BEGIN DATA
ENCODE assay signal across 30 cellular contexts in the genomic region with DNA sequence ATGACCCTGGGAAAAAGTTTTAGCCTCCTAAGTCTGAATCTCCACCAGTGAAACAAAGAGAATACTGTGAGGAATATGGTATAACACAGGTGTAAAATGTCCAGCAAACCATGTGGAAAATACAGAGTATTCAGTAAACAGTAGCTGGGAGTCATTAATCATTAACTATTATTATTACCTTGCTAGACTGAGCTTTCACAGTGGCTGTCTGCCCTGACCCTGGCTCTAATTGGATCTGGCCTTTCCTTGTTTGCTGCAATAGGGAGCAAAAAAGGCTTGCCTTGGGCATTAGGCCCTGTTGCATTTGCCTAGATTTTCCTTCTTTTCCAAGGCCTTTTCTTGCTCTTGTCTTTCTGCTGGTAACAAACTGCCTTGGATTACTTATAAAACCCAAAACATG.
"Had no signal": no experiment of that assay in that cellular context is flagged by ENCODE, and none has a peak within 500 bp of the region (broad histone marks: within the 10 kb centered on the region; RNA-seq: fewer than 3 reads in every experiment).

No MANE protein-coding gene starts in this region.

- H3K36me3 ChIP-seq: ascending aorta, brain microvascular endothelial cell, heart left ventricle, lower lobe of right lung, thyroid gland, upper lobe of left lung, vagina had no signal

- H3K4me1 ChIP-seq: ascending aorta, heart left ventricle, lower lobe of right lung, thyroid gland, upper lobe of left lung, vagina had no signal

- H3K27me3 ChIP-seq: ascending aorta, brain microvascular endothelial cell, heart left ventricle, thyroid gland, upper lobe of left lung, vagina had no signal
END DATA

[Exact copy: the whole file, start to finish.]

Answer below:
ENCODE assay signal across 30 cellular contexts in the genomic region with DNA sequence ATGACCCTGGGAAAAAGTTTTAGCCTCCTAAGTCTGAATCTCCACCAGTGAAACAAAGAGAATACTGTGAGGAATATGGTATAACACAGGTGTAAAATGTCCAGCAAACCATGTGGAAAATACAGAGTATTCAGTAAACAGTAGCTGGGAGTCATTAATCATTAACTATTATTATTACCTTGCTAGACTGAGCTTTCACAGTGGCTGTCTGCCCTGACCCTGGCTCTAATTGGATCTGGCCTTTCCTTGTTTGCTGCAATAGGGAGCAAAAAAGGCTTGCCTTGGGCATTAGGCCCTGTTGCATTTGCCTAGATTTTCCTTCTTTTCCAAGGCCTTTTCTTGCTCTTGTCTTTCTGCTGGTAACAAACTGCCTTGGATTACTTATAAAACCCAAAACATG.
"Had no signal": no experiment of that assay in that cellular context is flagged by ENCODE, and none has a peak within 500 bp of the region (broad histone marks: within the 10 kb centered on the region; RNA-seq: fewer than 3 reads in every experiment).

No MANE protein-coding gene starts in this region.

- H3K36me3 ChIP-seq: ascending aorta, brain microvascular endothelial cell, heart left ventricle, lower lobe of right lung, thyroid gland, upper lobe of left lung, vagina had no signal

- H3K4me1 ChIP-seq: ascending aorta, heart left ventricle, lower lobe of right lung, thyroid gland, upper lobe of left lung, vagina had no signal

- H3K27me3 ChIP-seq: ascending aorta, brain microvascular endothelial cell, heart left ventricle, thyroid gland, upper lobe of left lung, vagina had no signal